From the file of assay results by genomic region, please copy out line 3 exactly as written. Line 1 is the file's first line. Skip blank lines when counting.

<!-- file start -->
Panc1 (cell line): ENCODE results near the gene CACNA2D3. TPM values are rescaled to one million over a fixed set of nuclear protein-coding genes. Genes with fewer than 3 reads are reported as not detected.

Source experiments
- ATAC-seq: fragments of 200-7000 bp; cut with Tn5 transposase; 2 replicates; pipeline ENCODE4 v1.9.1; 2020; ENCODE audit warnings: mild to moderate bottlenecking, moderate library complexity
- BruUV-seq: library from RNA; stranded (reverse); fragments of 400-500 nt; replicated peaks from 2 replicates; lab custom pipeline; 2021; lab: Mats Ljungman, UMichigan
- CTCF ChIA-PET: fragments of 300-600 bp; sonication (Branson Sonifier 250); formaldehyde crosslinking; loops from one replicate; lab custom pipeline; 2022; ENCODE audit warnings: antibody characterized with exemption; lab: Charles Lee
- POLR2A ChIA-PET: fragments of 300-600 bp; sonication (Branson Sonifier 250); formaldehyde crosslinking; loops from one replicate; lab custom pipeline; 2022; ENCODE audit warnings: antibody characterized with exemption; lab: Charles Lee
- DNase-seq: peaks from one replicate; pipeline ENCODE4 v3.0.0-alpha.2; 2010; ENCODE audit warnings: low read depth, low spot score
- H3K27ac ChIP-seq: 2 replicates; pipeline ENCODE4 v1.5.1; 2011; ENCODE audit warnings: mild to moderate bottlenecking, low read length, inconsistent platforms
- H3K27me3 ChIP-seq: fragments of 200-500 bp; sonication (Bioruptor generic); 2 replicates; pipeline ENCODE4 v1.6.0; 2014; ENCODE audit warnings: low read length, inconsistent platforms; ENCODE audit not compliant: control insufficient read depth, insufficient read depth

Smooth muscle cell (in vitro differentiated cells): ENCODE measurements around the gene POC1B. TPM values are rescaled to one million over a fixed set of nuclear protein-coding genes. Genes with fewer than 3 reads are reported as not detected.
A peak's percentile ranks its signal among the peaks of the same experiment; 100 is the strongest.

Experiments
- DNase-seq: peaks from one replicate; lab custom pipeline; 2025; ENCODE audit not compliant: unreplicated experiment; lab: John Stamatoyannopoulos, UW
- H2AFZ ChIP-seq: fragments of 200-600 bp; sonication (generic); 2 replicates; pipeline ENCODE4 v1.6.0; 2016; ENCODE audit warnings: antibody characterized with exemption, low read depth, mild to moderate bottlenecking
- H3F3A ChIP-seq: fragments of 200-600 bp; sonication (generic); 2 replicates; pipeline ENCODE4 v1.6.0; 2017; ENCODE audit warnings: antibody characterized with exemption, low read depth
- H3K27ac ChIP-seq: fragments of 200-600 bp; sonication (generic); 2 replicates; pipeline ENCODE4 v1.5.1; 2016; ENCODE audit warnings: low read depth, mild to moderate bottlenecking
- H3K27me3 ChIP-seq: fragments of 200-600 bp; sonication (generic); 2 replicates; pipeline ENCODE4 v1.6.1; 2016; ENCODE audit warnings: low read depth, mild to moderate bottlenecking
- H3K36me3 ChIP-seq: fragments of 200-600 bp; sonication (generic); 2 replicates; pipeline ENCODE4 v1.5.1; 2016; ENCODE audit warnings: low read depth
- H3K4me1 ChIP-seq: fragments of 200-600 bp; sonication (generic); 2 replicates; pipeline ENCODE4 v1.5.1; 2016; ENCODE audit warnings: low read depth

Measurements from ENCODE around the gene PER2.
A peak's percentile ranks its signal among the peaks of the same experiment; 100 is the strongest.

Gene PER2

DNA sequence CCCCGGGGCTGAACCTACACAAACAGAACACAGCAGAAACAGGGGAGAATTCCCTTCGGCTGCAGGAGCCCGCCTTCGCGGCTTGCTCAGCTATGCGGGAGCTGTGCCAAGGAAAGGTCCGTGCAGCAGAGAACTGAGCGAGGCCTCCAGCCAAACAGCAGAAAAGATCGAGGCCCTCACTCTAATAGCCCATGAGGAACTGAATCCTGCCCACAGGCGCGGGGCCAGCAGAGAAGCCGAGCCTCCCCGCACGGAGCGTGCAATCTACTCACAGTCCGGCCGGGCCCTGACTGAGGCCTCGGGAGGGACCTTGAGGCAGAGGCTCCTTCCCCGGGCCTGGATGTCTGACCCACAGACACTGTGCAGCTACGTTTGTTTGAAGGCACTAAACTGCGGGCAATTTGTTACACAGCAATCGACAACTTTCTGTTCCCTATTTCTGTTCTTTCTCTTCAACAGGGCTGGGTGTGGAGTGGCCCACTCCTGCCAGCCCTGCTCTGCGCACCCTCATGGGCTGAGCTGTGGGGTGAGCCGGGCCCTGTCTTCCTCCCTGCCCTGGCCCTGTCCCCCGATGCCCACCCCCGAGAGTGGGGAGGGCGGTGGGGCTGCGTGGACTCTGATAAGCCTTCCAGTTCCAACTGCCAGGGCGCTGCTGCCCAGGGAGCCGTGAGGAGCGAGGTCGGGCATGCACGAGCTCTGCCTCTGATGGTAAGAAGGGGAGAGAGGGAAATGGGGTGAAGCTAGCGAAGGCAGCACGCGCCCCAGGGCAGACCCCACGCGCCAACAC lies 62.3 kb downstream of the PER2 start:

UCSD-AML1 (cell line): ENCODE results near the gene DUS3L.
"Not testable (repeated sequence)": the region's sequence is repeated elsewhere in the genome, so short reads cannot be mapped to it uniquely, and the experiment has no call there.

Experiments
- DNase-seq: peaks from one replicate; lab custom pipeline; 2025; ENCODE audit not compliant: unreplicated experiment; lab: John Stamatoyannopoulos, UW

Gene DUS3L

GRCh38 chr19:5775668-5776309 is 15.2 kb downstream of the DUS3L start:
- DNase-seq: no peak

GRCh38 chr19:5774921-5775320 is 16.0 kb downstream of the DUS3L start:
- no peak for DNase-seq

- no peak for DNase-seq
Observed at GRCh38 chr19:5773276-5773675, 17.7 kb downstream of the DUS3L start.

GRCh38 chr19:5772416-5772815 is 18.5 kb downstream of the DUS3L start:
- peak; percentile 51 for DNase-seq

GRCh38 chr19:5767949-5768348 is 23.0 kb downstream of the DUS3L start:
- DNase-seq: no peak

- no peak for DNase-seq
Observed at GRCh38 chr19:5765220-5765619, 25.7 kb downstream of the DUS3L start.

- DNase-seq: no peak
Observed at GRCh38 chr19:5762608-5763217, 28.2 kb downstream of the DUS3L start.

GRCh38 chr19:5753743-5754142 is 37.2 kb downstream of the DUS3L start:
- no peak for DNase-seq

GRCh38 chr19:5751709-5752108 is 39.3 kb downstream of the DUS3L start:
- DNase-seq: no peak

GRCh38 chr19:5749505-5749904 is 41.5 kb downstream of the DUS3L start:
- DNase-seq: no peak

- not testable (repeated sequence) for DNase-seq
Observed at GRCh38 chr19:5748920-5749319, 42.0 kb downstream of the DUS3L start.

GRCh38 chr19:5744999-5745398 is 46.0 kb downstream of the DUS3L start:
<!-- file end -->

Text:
- ATAC-seq: fragments of 200-7000 bp; cut with Tn5 transposase; 2 replicates; pipeline ENCODE4 v1.9.1; 2020; ENCODE audit warnings: mild to moderate bottlenecking, moderate library complexity